In this case, Michael A. Baker appealed the trial court’s decision regarding property distribution and visitation rights with regard to his two dogs, Grace and Roxy, following his divorce from Kimberly K. Enders. The trial court awarded custody of both dogs to Enders and denied Baker any visitation rights. In making its decision, the trial court relied on a New York case in which the New York Supreme Court did not allow dog visitation. (Travis v. Murray, 42 Misc.3d 447, 977 N.Y.S.2d 621, 631 (N.Y.Sup.Ct.2013). The New York Supreme Court refused to apply the “best interests of the dog” standard and instead applied a “best for all standard,” holding that “household pets enjoy a status greater than mere chattel.” Baker appealed the trial court’s decision arguing that Illinois courts have the authority to order pet visitation. On appeal, the court determined that there was no case law to suggest that an Illinois court had ever addressed the issue of dog visitation. As a result, the court found that the trial court was well within its discretion to apply the standard used in the New York case. Additionally, the court of appeals applied the statutory definition of “dog owner” in Illinois and determined that Enders was the dogs’ rightful owner. The Illinois statute defined owner as “any person having a right of property in an animal, or who keeps or harbors an animal, or who has it in his care, or acts as its custodian.” The court found that because the dogs were left in Ender’s care following the divorce, she is the one who “keeps or harbors” the dogs and is therefore the owner. Ultimately, the court affirmed the trial court’s decision and denied Baker visitation rights.
|In re Marriage of Piskalns||Unpublished Disposition, 344 Mont. 555, 186 P.3d 877 (Table) (2008)||2008 WL 2441361||The parties both appealed from the district court’s orders distributing the marital estate upon the parties’ divorce. Kara Pilskalns claimed that the court erred when it granted ownership of Maggie, the couple’s dog, to Andrew Pilskalns. This court affirms the decision, declining to use the best interest of the child standard for the distribution of pets as they are marital property.||Case|
|In re Marriage of Stewart||356 N.W.2d 611 (Iowa Ct. App. 1984)||
Dog which had been gift from husband to wife was awarded to husband in divorce decree; wife appealed. Appeals court found that the trial court did not err, considering both "the property division as a whole" and that the dog had accompanied husband to work each day. Court held that a dog is personal property whose best interests need not be considered.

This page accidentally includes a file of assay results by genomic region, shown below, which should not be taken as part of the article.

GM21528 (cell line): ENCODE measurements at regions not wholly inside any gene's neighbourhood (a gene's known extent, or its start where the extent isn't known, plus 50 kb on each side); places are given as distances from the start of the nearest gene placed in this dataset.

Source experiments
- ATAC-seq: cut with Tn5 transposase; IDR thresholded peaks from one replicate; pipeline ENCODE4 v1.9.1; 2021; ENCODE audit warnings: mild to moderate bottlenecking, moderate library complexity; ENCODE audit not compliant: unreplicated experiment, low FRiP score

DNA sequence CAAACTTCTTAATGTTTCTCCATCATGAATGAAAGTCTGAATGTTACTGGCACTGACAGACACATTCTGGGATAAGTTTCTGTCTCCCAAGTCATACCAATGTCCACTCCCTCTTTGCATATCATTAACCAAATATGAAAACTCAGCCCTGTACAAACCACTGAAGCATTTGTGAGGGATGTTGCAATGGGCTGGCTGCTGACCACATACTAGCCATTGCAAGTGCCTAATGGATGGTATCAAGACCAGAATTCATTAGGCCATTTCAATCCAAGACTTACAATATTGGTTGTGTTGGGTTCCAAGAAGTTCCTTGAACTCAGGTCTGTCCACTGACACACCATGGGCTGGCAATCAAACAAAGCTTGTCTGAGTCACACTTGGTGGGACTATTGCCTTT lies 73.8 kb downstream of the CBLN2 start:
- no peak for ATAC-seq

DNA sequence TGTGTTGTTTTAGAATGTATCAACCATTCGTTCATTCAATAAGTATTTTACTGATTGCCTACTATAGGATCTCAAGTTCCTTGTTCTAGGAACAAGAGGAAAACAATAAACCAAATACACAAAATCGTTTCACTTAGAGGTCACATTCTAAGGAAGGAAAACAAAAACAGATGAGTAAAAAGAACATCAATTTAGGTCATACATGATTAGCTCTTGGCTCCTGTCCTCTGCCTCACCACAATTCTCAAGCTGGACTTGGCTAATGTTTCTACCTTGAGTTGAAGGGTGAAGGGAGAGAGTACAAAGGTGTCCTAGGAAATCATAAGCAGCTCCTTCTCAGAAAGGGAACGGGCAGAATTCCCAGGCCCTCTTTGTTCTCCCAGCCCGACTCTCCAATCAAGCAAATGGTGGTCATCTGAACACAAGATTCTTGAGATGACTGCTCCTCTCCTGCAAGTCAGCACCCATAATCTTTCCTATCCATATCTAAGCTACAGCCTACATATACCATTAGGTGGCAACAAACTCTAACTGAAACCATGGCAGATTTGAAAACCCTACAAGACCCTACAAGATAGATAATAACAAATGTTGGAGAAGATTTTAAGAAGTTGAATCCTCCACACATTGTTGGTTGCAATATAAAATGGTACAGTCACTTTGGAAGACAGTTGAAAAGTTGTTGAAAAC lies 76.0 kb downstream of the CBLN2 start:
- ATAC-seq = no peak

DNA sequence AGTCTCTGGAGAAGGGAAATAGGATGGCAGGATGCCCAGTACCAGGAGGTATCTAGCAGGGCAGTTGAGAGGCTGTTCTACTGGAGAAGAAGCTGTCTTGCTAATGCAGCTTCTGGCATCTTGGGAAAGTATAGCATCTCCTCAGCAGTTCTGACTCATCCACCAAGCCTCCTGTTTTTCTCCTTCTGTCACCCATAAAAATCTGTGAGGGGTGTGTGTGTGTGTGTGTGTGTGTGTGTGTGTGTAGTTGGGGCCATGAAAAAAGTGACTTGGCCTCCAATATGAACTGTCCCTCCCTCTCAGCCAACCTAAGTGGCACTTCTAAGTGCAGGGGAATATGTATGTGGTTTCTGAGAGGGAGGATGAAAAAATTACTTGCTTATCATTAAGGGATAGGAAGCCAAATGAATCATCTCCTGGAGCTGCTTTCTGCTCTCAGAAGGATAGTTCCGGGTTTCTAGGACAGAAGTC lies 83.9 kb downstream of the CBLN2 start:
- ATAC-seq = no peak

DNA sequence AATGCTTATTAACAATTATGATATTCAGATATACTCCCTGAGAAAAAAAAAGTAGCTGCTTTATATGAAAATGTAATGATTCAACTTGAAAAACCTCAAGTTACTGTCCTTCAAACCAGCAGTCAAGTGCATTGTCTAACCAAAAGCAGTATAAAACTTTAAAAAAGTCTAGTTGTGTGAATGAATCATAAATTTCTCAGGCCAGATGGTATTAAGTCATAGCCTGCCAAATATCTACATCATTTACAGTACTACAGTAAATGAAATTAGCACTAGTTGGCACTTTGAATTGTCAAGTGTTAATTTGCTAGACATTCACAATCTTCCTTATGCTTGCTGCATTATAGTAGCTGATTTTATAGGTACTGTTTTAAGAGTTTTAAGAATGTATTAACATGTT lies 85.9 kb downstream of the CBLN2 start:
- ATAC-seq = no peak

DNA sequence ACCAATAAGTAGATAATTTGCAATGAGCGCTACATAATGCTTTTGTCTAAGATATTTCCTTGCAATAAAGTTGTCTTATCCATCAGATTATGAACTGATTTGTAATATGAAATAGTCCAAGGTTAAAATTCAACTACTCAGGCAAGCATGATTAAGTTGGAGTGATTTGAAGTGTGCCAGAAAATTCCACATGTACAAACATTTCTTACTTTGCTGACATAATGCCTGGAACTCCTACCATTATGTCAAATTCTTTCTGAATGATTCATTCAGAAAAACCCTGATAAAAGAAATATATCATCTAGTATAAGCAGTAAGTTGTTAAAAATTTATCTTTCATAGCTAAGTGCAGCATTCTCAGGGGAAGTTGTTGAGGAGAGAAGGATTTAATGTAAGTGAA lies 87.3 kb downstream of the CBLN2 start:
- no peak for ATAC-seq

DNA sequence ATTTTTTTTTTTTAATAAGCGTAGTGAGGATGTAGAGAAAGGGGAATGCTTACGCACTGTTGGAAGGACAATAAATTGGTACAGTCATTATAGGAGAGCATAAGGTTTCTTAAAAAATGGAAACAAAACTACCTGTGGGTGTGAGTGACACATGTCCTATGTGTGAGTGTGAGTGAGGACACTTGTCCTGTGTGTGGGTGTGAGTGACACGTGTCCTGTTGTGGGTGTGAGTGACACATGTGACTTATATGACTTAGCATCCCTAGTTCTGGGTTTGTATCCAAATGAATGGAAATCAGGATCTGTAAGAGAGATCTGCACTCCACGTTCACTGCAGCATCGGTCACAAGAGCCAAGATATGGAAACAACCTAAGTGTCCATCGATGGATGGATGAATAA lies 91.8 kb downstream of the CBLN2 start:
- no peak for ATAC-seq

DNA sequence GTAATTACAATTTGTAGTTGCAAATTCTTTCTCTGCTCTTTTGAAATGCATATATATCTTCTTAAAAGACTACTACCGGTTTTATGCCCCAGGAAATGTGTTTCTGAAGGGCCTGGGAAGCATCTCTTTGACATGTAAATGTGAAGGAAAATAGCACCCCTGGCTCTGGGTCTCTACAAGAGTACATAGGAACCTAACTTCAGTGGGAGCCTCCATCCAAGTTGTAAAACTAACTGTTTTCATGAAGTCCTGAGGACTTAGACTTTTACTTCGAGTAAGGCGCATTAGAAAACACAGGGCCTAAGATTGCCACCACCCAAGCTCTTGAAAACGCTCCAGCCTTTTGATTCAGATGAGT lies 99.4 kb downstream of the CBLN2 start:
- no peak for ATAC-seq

|In re Marriage of Tevis-Bleich||939 P.2d 966 (Kan. Ct. App. 1997)||23 Kan.App.2d 982 (1997)||A couple had agreed to a divorce settlement where they each had visitation rights with their dog; the trial court approved of the arrangement. The wife later tried to have that section removed from the decree, but the trial court held that they did not have jurisdiction to make such a change. The appellate court affirmed the decision, which left visitation intact||Case|
|Juelfs v. Gough||41 P.3d 593 (Alaska 2002)||In this case, the husband and wife had agreed to shared ownership of their dog, which the lower court incorporated into its order.Based on danger the dog faced by other dogs in the wife’s home and increased contention between the parties, the lower court next gave the husband custody with an order for the wife’s visitation, and finally awarded sole custody to the husband. The state’s Supreme Court affirmed the modified order.||Case|
|Matter of Marriage of Niemi||496 P.3d 305 (Wash. Ct. App. 2021)||Douglas Niemi appealed the trial court's order granting Mariah Niemi visits with their two dogs, which were awarded to Douglas as his separate property in a dissolution proceeding. Douglas and Mariah were married for 27 years and had two large dogs who were each about two years old. During the petition for legal separation, Mariah asked for 10 hours a week of visitation with the dogs because they were "family members." Following the trial, Mariah continued to emphasize her desire to have access to the dogs and the court ultimately awarded the dogs to Douglas as separate property, but allowed Mariah visits with the dogs three times a week. Douglas appealed that award, contending that the trial court abused its discretion by awarding visitation of his separate property. Mariah countered with the fact a court has discretion to grant her access to this "special classification" of property. Here, the Court of Appeals agreed with Douglas, finding that the lower court had no authority under Washington law to compel a party to produce separate property after a marital dissolution. The court also held that is not the province of the court to recognize a special category of personal property when the statute has not done so. Finally, the court observed that such agreements about visitation with animals would lead to continuing supervision and enforcement problems in the court system. Because the trial court exceeded its authority in awarding visitation rights, this court reversed and remanded the issue for the trial court to strike the provision related to visitation and maintenance costs for the dogs.||Case|